Issue 53

January - February 2017

Representatives from ENEP met with William Neale, Member of Cabinet to Karmenu Veila, the European Commissioner for Environment and Maritime Affairs on Monday 6th February, to discuss the future environmental policy agenda in 2017.The visit conincided with the launch of a major initiative of the European Commission the Environmental Implementation Review (EIR) that seeks to target the causes of poor implementation, facilitate capacity building,

The European Commission adopted the Environmental Implementation Review (EIR) on the 3rd February 2017. It is a new process allowing the European Commission to help Member States with the implementation of EU environmental laws. The benefits of the implementation will directly affect citizens, administrations and the economy in a positive way. The Environmental Implementation Review will focus on the reasons for the existing issues in the implementation process.

On 21st January, the town of Essen, Germany was awarded the title of European Green Capital 2017.Being the European Green Capital creates more incentive for cities around Europe to become more sustainable and to raise environmental awareness within the community.Additionally, the title has proven to improve the cities’ tourism and aggregate population, because more people are attracted to the city  if it is

A critical topic of discussion today in the UK is the negative fiscal effect that losing the current Circular Economy Package will have on British businesses if Britain leaves the EU. If the UK Government cannot create a policy to replace the EU’s Circular Economy Package, Brexit mayl cause British businesses to lose billions of euros in ‘lost efficiency savings.’The Circular Economy Package was initially created to increase recycling throughout the EU and implement more rules on incineration and landfill.

The EU Emissions’ trading system (ETS) determines the price for global warming emissions. The European Parliament is currently discussing improvements to the scheme including raising the price for using coal in as an energy source so there is less incentive for companies to use it. To add perspective with numbers, the surplus of emissions allowances has dramatically risen since 2015. This year, it is 3 billion while in 2015 it was 1.8 billion.

Air pollution, being the largest cause of premature death in urban Europe, is bringing massive concern to not only European Commission professionals but also for EU citizens. Transport has continuously been the main source of this air pollution, and it is high on the agenda for environmental reforms. In 2013, 68,000 premature deaths were caused by nitrogen dioxide, which was mostly produced by traffic. In the same year, small particulate matter killed 436,000 people. Burning fossil fuels causes this matter; which then enter the bloodstream and lungs.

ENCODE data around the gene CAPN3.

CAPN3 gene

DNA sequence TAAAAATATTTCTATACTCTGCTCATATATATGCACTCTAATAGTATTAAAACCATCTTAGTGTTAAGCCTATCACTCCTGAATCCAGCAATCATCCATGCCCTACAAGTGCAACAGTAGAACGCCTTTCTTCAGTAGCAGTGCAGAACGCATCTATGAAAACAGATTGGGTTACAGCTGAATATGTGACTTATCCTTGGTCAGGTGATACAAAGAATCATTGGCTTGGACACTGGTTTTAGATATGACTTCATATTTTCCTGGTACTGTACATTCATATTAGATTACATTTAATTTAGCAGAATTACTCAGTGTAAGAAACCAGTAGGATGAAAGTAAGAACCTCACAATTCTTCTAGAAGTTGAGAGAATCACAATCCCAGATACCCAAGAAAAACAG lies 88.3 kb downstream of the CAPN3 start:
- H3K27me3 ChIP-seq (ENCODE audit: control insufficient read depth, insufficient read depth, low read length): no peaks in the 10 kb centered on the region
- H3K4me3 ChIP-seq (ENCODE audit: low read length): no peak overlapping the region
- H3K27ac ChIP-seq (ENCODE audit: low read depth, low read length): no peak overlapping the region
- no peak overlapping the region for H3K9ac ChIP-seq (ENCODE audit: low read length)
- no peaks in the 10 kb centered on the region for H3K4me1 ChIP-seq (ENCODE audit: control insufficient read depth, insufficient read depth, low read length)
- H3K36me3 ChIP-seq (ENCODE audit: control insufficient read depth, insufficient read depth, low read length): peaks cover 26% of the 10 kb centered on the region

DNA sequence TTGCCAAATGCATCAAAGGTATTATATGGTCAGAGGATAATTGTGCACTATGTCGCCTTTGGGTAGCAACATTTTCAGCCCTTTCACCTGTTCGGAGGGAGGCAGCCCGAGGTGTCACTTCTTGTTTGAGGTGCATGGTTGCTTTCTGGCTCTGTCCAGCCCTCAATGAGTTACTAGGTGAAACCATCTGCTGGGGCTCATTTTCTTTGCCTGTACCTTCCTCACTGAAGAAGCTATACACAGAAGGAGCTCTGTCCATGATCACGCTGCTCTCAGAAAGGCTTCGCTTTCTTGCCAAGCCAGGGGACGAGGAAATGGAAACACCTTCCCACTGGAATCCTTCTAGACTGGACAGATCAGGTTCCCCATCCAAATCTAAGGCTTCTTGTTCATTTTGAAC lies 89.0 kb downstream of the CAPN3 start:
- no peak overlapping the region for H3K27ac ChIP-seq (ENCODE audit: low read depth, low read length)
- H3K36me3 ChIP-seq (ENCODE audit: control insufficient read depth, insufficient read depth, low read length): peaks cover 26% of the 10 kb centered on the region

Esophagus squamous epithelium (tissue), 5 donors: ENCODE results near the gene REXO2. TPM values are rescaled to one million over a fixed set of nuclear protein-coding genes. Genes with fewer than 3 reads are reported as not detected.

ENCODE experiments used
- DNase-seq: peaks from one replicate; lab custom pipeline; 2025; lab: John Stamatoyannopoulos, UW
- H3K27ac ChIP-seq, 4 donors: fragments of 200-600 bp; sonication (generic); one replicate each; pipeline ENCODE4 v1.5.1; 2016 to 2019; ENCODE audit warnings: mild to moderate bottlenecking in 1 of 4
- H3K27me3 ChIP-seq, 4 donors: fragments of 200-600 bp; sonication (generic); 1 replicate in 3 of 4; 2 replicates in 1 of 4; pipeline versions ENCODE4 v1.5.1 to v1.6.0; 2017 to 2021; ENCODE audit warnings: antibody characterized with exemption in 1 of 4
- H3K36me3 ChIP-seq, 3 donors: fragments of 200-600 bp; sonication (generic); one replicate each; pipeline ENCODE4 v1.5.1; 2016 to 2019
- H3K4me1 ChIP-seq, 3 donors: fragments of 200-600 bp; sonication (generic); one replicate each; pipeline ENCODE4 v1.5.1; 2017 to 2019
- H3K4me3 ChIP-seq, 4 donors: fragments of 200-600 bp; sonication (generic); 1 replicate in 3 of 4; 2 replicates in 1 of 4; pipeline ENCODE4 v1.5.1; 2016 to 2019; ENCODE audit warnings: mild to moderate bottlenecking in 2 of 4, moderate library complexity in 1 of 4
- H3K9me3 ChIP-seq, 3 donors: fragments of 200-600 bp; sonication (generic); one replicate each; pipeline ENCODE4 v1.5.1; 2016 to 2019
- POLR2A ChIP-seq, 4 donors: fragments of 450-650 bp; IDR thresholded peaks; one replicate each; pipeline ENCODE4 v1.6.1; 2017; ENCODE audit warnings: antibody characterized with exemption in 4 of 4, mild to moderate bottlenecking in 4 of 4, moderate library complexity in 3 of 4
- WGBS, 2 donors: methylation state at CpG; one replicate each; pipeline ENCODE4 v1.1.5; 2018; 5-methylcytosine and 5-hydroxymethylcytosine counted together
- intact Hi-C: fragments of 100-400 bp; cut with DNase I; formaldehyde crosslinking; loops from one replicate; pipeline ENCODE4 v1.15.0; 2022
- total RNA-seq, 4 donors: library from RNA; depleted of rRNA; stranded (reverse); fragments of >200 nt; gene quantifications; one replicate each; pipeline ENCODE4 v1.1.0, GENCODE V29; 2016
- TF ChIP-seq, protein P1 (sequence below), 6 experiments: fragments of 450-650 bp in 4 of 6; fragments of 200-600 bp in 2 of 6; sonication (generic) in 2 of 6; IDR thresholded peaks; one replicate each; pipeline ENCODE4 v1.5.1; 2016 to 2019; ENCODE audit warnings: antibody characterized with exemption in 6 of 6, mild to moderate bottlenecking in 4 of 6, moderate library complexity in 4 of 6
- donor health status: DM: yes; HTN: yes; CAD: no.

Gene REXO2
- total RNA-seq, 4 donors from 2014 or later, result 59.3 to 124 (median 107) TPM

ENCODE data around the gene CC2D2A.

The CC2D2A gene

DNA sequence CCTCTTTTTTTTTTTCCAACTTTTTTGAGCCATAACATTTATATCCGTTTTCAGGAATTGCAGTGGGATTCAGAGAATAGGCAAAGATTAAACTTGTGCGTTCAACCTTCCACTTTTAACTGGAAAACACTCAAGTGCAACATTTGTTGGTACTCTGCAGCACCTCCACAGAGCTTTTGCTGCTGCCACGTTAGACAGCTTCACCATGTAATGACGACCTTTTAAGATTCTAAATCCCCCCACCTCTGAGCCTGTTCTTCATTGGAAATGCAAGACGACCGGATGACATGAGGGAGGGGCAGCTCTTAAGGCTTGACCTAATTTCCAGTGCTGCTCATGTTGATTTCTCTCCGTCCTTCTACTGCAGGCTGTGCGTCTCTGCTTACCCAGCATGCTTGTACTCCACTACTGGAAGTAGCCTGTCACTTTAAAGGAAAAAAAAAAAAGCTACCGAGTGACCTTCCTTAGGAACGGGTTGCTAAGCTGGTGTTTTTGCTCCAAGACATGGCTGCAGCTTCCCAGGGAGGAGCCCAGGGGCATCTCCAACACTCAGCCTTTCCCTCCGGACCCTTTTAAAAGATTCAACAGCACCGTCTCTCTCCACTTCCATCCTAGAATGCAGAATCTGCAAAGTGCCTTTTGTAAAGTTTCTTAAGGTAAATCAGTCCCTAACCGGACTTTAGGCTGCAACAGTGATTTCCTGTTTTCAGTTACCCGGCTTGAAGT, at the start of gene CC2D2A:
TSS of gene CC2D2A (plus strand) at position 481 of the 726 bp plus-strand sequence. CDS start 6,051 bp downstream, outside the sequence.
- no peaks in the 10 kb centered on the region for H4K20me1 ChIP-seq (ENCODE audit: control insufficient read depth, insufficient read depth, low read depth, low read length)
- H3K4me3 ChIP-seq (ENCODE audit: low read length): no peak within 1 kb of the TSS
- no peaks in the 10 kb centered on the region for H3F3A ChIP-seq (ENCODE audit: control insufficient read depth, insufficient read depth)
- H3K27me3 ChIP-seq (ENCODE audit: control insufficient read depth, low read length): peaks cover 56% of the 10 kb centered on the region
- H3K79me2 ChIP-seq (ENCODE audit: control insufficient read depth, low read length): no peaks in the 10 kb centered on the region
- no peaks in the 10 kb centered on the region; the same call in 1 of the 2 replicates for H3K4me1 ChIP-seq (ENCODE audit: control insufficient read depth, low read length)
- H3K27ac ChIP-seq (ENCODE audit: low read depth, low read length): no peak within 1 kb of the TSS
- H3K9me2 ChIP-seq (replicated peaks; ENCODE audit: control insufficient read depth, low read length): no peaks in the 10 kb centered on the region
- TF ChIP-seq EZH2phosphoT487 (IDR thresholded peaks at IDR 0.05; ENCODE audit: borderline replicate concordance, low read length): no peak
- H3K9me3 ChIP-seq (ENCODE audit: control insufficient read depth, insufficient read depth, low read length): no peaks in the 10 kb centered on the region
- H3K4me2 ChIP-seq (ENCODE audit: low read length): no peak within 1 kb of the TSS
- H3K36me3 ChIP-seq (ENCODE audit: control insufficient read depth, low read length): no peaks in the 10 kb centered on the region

On 26th January, the EU announced that there are improvements being made within the circular economy of the EU. These improvements include, but are not limited, to the first steps being taken toward legislation on the burning of waste for energy. Also, the EU Executive expressed that in order to encourage financial backing for projects that strive to shift to a circular economy; it would collaborate with the European Investment Bank.

There are major changes being made in the French energy sector with the goal to not only improve the existing policies, but to also boost social progress. The project will work off of the goals set by the Paris Agreement to create new jobs, with the ambitious aim of using €100 billion to create 1 million jobs. Although this was recently launched in France, the idea was actually created seven years ago in the UK and has since been implemented and appreciated in Norway, South Africa, and Portugal.

This year’s 19th International Conference on Biodiversity (ICB) will be held in Paris from 23rd to 24th February. This event is produced by the World Academy of Science, Engineering, and Technology, and allows scientists to communicate about research and discuss current environmental policies. It is a time for scientists to share past experiences and studies on Biodiversity. There is also an event for research presentations.

The National Emissions Ceilings (NEC) Directive was signed by the European Parliament and the Council on 14th December 2016. It was enforced on 31 December. This new system is the most essential part of the Clean Air Programme for Europe that was implemented by the Commission on 18 December 2013. The NEC Directive is intended to set more stringent limits on the five main pollutants in Europe, which are: fine particulate matter, sulphur dioxide, nitrogen oxides, non-methane volatile organic compounds, and ammonia.